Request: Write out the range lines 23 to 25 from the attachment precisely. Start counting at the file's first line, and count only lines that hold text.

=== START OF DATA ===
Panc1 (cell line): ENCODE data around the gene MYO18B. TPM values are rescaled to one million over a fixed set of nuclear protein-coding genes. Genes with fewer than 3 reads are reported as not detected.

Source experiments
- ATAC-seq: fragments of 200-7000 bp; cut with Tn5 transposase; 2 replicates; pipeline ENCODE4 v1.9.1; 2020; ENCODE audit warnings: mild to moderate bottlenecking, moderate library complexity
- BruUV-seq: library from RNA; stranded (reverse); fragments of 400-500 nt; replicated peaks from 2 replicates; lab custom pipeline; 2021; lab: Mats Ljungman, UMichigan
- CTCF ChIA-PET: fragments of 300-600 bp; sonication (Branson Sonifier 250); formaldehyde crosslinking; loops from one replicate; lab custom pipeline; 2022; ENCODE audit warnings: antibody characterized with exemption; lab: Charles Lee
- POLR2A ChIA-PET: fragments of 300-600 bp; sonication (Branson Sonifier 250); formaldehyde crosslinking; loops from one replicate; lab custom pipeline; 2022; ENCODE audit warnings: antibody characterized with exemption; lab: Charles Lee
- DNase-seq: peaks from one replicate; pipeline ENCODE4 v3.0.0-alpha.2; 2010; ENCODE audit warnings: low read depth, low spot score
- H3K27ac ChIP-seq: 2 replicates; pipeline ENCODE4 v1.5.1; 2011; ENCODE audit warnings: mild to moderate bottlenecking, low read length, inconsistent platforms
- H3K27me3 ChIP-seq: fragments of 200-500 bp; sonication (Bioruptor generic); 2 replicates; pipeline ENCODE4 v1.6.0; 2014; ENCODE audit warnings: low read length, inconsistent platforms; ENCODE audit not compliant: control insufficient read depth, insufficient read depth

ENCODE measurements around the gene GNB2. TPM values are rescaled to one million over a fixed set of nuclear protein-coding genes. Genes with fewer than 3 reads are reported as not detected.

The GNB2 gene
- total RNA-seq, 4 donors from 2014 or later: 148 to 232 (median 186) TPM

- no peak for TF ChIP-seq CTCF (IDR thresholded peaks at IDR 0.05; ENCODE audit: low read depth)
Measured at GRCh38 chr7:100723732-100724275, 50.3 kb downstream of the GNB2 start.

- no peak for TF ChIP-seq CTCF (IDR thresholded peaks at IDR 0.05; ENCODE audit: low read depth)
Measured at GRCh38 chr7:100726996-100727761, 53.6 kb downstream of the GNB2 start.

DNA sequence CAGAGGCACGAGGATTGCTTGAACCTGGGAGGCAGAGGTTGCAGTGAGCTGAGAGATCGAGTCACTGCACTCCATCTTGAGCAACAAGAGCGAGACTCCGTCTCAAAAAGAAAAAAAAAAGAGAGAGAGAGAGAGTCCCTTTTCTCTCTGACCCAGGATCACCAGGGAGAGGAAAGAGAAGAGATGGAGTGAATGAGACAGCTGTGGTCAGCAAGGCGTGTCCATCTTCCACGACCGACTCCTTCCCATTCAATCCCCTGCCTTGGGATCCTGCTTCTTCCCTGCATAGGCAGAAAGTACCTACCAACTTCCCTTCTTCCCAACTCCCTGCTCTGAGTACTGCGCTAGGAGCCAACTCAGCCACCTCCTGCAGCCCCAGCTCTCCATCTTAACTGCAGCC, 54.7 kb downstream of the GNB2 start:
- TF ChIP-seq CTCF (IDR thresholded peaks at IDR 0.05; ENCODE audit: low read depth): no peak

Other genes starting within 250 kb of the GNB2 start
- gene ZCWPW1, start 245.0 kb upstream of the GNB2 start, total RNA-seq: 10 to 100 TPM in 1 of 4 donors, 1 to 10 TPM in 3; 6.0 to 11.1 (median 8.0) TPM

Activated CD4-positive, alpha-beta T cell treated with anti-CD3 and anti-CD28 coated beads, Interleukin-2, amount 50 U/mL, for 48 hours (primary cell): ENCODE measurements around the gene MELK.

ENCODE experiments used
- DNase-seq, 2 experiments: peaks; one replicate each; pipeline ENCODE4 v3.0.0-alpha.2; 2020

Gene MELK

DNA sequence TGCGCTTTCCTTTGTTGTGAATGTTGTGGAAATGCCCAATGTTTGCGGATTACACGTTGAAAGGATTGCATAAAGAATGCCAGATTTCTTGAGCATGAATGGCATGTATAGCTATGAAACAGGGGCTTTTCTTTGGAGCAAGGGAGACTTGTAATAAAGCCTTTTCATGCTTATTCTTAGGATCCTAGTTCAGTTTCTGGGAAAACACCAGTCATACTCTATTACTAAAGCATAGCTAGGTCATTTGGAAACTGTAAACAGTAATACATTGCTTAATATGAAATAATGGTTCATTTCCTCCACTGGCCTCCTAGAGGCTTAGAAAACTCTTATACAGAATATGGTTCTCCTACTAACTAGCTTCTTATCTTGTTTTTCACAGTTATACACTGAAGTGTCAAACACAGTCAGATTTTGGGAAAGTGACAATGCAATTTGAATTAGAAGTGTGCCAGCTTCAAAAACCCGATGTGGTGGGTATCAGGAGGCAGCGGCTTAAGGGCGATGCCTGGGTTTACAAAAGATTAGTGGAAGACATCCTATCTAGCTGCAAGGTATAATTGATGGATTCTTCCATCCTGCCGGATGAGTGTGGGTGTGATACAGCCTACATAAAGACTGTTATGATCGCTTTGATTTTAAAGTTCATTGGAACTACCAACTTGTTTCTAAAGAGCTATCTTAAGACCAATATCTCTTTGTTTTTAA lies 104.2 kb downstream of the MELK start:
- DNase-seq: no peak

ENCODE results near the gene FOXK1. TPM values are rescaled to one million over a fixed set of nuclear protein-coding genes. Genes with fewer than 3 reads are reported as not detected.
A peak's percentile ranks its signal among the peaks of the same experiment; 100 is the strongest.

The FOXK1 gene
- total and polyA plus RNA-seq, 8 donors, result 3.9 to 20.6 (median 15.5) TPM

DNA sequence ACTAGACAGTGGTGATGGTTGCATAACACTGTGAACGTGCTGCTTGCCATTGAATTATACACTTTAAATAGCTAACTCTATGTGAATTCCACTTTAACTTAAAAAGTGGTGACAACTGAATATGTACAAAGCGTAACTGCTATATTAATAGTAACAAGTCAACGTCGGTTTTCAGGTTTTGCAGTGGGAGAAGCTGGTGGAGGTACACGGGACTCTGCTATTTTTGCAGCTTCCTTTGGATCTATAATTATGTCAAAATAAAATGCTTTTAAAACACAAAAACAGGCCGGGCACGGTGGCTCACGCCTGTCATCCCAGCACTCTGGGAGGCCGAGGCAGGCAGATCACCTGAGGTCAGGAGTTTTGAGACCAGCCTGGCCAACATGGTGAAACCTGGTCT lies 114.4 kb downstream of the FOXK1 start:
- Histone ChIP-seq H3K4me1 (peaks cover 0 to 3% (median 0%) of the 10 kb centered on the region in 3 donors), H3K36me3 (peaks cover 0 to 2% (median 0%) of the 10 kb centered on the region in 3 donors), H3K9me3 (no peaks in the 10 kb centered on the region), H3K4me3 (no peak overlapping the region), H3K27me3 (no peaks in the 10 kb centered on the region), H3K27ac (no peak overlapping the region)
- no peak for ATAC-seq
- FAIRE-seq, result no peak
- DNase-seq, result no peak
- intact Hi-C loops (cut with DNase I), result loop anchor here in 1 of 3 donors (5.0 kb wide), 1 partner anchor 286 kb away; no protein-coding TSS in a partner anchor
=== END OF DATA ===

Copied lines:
- DNase-seq, 2 experiments: peaks; one replicate each; pipeline ENCODE4 v3.0.0-alpha.2; 2020

Gene MELK

DNA sequence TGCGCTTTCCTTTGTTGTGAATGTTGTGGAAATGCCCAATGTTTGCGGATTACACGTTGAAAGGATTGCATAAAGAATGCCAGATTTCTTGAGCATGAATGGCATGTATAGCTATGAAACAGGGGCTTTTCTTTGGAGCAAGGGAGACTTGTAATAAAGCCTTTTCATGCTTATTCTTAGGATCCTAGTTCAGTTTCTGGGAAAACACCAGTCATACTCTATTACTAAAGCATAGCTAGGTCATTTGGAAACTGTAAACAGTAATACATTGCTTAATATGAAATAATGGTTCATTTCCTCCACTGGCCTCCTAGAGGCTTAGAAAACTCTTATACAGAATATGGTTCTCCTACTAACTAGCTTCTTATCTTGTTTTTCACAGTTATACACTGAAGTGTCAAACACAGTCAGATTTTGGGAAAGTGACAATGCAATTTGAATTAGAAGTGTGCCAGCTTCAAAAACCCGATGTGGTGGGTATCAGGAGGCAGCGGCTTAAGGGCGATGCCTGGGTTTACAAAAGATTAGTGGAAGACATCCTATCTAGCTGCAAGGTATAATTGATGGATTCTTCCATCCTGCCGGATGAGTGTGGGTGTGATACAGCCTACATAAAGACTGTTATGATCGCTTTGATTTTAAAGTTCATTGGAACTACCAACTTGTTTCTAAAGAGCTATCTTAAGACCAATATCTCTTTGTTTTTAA lies 104.2 kb downstream of the MELK start: